TEDx talk on the Future of Work: your help requested

Next Saturday, 27 October 2012, I will be speaking at a TEDx event in London: TEDxSquareMile, The Future of Work: Power to Make a Difference.

Please would you help me with three things.

Firstly, if you can attend or know of someone who would enjoy the day, please encourage them to buy a ticket and come along next Saturday. It’s going to be a great day.

Secondly, I need to settle on a title for the talk. You can see an outline below, and I’d really value your suggestions for an appropriate title. I am talking about how we are about to embark on the third wave of the digital revolution, which will involve revolutionising our workplace practices. I will outline five major shifts that need to take place in the next decade that each have the ‘power to make a difference’ in the future of work.

My current thinking (updated on 17 October) is along the lines of “The third wave of the digital age: Five sparks to ignite a work revolution”.

Thirdly, can you review the overview of my presentation and provide feedback and input. I’d like your feedback on the general flow of the content, and then input into the workplace implications you think I should be highlighting.

TEDxSquareMile: Future of Work, Power to Make a Difference talk overview

A third wave of change is just beginning in the digital age. This is being driven as much by the relentless march of history and the insatiable demands of commerce as it is by the hunger in the human soul for meaning and purpose. This third wave will bring more change, more disruption and create more value than we imagine.

About a hundred years ago, a year or so before he died, Frederick Taylor introduced his The Principles of Scientific Management paper to the American mechanical engineering society. Credited as being the father of so-called ‘scientific management’ Taylor had spent most of his life leading the third wave of the Industrial Revolution. Today, it is our responsibility to kick start a third wave in the digital revolution and usher in a whole new way of working.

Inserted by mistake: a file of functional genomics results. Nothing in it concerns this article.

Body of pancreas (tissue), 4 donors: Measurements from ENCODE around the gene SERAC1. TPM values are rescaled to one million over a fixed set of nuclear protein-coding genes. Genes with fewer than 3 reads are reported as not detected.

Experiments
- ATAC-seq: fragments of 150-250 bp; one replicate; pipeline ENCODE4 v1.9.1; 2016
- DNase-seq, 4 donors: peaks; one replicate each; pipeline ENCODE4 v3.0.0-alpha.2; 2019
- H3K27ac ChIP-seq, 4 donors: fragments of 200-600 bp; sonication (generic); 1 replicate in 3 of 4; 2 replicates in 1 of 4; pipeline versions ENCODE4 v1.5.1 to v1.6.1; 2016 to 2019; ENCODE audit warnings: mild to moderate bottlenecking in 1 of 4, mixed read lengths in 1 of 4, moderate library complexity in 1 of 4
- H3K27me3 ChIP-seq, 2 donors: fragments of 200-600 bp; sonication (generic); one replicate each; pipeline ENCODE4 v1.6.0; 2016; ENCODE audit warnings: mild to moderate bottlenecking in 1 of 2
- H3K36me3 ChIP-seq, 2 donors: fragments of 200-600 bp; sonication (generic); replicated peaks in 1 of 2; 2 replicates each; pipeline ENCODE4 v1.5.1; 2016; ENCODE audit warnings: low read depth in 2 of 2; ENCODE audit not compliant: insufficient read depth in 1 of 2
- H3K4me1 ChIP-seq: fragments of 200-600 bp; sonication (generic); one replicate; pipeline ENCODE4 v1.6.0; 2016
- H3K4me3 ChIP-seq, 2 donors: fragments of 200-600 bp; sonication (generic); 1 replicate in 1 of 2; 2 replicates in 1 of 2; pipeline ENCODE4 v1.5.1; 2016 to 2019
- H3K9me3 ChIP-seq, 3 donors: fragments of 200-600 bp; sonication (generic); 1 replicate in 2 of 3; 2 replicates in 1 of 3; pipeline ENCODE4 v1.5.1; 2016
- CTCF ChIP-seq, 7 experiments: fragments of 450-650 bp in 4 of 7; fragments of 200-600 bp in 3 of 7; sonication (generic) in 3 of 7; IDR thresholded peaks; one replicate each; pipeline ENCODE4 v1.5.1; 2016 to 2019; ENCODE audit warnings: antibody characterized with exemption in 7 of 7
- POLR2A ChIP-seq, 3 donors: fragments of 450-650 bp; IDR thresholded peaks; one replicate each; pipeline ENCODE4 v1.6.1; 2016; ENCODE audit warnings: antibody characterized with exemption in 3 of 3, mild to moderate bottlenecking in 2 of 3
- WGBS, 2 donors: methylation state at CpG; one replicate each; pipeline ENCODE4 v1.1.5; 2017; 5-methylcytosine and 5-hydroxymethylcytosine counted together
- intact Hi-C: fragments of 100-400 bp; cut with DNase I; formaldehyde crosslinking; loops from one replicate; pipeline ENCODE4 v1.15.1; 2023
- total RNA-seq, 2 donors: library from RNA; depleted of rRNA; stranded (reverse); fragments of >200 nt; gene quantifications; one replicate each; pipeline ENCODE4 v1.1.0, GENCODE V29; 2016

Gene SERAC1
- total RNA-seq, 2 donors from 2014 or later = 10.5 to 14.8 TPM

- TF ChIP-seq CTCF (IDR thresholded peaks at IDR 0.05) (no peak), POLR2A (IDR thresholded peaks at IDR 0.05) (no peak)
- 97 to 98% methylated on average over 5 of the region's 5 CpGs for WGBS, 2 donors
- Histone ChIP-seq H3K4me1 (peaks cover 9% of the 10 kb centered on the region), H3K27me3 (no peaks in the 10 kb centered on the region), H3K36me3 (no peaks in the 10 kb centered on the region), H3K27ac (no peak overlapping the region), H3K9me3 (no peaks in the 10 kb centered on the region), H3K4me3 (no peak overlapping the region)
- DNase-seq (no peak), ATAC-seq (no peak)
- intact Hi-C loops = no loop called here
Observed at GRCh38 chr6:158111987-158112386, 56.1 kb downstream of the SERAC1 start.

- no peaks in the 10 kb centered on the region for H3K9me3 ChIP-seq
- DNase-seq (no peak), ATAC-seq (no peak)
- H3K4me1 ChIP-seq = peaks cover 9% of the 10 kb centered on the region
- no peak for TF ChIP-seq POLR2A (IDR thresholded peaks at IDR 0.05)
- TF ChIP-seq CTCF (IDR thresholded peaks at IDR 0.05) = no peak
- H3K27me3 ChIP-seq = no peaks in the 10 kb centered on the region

Let me explain.

The first wave of the Industrial Revolution involved the invention of the machines that became the symbol of the age: great, steam driven, coal and oil powered engines that brought speed and power to the world. The second wave followed quickly, as these engines were reconfigured, tweaked and customised for different applications in different industries and areas of life. Spinning jennies and power looms in the textile industry; telegraphs and telephones in the communications industry; motor cars and airplanes in transportation; and the steam driving printing press in publishing, are just a few examples.

The third wave of the Revolution came from management theorists. As factories and machines proliferated, it became clear that changes in how people were organised, managed, measured and rewarded could have dramatic effects on their productivity and outputs. Business leaders embraced these new management theories, reorganised their workplaces and reaped the rewards. The most iconic of these was Henry Ford and his Model T Ford continuous production line. He had invented neither the technology in the cars, nor the production line that churned them out. But he bundled them together with the latest management thinking and the rest, as they say, is history.